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Not finding life on Venus would be disappointing. But it’s good science at work.



Last month’s report that there may be phosphine gas in the Venusian clouds came with a stunning implication: extraterrestrial life. On Earth, phosphine is a chemical produced by some kinds of bacteria that live in oxygen-poor conditions. Its presence on Venus, announced by a team led by Cardiff University’s Jane Greaves, raised the possibility that there could be life in what has long been thought one of the most inhospitable environments in the solar system: a planet that’s covered in thick clouds of sulfuric acid, with an atmosphere that’s 96% carbon dioxide, and where the pressure at the surface is 100 times greater than Earth’s. Oh, and it experiences temperatures up to 471 °C—well above the melting point of lead. 

Since the initial report, though, doubt about the finding has crept in. Three different preprint papers (none of which have been published in a peer-reviewed journal, although one has been accepted) were unable to find the same evidence of phosphine on Venus. 

On the surface, the new reports might seem to suggest the team behind the initial findings messed up badly, or is suffering a backlash from overhyping the results. But it was a solid study. The original detections were announced after Greaves and her team found phosphine signals in infrared-to-microwave readings of the Venusian atmosphere made with the James Clerk Maxwell Telescope (JCMT) in Hawaii and the Atacama Large Millimeter/submillimeter Array (ALMA) in Chile. “The authors were super clear. They did a fantastic job of saying that they did not find life—that they found something associated with life on Earth that they cannot explain on Venus,” says Stephanie Olson, a planetary scientist at Purdue University who was not involved with any of these studies. The team went so far as to publish a paper in the journal Astrobiology investigating—and ruling out—known natural causes for phosphine in Venus.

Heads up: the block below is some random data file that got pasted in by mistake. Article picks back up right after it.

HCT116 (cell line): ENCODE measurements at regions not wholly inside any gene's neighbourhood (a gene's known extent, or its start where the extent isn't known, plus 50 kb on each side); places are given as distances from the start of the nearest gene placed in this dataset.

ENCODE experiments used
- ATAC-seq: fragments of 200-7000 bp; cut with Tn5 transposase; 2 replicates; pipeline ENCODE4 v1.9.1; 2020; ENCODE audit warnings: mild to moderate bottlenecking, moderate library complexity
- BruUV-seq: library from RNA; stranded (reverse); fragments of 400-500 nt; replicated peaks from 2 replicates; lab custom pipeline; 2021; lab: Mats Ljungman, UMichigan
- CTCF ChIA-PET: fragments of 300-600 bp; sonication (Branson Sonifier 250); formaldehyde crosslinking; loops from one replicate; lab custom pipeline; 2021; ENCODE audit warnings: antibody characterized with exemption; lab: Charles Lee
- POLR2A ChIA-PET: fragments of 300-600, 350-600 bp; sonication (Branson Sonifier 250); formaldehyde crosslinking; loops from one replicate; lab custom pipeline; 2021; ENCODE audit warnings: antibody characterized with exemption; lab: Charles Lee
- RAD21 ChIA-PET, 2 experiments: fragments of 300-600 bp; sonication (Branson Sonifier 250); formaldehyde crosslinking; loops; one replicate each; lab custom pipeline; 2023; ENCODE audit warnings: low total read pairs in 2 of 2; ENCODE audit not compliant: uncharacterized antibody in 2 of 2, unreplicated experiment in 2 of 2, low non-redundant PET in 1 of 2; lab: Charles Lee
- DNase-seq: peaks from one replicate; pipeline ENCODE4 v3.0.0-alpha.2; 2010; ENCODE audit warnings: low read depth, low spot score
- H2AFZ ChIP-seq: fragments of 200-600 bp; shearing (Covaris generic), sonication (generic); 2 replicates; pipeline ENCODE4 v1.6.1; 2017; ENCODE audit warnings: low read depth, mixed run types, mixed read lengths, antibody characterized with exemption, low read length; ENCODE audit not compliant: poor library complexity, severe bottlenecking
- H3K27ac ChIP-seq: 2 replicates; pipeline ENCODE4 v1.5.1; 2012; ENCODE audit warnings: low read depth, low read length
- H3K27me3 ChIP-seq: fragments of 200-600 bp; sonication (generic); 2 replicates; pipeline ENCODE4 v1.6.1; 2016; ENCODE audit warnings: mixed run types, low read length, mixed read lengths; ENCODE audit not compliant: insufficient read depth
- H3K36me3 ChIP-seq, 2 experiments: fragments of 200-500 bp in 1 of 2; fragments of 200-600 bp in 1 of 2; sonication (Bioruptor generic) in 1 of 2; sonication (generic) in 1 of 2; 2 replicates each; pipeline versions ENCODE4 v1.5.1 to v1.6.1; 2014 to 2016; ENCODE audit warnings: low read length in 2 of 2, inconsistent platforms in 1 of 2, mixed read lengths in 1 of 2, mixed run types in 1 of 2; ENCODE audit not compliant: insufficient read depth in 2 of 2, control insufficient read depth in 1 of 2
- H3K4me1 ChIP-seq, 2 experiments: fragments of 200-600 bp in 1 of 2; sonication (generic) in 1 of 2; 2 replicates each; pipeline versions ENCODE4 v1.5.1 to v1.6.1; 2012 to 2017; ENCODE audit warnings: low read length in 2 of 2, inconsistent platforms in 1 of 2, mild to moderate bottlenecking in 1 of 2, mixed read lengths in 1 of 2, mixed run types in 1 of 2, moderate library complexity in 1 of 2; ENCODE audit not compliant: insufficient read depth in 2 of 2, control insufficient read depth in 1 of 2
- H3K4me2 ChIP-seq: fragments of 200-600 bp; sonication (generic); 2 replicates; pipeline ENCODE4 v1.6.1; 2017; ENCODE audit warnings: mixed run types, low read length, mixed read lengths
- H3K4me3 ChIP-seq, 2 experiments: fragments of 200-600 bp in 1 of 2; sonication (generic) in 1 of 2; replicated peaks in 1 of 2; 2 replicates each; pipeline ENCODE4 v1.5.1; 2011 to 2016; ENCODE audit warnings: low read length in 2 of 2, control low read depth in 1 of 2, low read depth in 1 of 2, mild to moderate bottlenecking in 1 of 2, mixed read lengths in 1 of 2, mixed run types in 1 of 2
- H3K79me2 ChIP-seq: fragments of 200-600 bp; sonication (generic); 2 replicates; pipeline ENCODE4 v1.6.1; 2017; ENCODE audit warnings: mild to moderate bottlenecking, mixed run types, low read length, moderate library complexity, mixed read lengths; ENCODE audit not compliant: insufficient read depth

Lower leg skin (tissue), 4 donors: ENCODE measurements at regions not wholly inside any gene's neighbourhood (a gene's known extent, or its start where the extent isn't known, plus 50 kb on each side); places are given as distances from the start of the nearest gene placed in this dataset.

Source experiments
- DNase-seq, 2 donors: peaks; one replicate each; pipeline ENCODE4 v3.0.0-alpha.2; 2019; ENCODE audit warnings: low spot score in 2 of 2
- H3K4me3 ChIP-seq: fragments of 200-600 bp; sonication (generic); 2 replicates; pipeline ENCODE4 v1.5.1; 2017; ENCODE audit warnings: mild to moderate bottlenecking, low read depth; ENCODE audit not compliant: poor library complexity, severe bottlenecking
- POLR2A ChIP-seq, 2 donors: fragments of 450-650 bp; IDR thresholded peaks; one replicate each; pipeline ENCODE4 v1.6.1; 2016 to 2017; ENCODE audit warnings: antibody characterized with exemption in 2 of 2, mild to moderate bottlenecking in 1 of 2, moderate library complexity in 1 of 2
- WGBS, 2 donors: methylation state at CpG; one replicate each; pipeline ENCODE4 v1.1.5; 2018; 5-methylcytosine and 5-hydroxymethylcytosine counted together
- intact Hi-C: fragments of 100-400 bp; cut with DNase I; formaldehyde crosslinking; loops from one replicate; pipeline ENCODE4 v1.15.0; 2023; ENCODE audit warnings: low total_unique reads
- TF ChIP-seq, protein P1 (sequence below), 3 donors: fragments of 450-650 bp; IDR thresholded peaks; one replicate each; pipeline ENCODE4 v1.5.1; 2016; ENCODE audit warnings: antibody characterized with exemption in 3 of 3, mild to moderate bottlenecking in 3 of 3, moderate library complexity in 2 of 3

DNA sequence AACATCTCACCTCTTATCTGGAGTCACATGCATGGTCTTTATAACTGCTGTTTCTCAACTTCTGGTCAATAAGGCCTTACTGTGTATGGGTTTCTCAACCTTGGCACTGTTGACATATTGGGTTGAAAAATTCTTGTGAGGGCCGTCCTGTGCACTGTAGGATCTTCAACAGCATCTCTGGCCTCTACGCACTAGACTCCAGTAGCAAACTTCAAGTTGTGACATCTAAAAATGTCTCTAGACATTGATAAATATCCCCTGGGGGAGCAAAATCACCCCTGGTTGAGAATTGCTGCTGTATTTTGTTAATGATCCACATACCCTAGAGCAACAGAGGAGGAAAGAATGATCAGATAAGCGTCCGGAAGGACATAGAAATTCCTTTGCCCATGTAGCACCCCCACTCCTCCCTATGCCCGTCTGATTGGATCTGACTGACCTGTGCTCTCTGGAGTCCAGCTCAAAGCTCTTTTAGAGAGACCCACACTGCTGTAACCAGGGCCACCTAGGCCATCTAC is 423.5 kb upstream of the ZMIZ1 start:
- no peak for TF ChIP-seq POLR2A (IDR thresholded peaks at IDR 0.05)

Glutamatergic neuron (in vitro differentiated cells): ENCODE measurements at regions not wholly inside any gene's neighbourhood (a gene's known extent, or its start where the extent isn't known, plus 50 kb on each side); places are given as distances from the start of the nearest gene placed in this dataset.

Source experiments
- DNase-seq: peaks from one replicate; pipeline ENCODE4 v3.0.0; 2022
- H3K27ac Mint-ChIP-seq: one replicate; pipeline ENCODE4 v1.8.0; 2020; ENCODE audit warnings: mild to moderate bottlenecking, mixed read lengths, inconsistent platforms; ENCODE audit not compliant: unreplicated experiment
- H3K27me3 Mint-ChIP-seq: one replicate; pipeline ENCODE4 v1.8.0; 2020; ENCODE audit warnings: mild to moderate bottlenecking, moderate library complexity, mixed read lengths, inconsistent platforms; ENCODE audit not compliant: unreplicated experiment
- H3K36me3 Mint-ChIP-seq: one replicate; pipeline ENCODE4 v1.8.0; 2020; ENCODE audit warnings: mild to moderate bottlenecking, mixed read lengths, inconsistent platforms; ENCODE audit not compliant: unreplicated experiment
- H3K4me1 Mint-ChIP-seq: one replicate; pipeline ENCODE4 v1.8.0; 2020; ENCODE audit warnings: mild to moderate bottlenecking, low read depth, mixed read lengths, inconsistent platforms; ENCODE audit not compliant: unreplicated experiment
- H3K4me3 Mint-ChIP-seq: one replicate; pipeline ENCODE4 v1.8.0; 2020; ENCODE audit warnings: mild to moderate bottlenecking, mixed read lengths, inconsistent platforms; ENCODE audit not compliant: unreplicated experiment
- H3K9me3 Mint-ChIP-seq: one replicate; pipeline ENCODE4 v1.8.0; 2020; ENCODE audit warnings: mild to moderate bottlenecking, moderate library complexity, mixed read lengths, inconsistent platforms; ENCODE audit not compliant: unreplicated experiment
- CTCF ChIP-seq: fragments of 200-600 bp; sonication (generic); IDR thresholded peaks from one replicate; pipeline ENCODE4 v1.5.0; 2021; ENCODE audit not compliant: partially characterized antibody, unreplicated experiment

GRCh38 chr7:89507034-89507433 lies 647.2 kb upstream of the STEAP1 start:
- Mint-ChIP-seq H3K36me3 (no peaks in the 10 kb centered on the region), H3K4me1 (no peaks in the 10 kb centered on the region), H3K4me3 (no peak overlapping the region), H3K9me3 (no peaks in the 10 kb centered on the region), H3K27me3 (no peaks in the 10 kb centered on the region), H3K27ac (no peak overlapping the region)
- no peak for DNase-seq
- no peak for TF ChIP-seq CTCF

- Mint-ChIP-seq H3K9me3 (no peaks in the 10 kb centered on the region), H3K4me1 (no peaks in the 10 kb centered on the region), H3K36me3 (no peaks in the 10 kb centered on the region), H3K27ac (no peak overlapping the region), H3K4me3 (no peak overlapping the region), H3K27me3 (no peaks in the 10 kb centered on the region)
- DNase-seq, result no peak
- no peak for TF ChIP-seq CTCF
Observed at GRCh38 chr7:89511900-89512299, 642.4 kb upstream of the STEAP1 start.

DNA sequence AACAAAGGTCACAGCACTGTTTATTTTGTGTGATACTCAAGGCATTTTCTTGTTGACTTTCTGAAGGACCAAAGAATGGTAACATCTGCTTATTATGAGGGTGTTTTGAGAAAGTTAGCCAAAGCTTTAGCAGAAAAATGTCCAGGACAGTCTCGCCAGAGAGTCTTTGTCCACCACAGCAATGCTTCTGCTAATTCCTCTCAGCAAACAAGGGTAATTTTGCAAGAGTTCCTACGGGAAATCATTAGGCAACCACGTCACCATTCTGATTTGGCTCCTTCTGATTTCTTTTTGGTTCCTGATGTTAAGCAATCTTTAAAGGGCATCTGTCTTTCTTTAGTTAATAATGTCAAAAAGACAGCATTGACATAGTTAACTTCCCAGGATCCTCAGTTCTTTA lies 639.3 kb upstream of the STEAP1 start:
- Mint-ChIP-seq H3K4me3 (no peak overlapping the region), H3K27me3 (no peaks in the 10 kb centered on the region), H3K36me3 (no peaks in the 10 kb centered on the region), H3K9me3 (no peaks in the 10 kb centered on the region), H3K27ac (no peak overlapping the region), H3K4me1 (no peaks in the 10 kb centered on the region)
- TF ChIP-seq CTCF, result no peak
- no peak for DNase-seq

Repetition, repetition

The truth is, the story of Venus’s putative phosphine is not a simple case of a sensational finding being shot down upon further scrutiny. In fact, the rush of follow-up research is welcomed; science is doing its thing. This is especially true when it comes to the search for extraterrestrial life—after all, extraordinary claims require extraordinary evidence.

“I think this is a perfect example of how the scientific process works,” says Paul Byrne, a planetary scientist at North Carolina State University, who also wasn’t involved in the studies. “It certainly makes sense that there would be other studies that would try and get at this question.”

The first preprint paper to cast doubt on the original was actually written in part by Greaves herself. After failing to secure more time on telescopes to verify her team’s initial finding—the pandemic has made telescope access difficult and in some cases impossible—she and her colleagues turned to an archive of infrared observations made in 2015 and couldn’t find any sign of phosphine.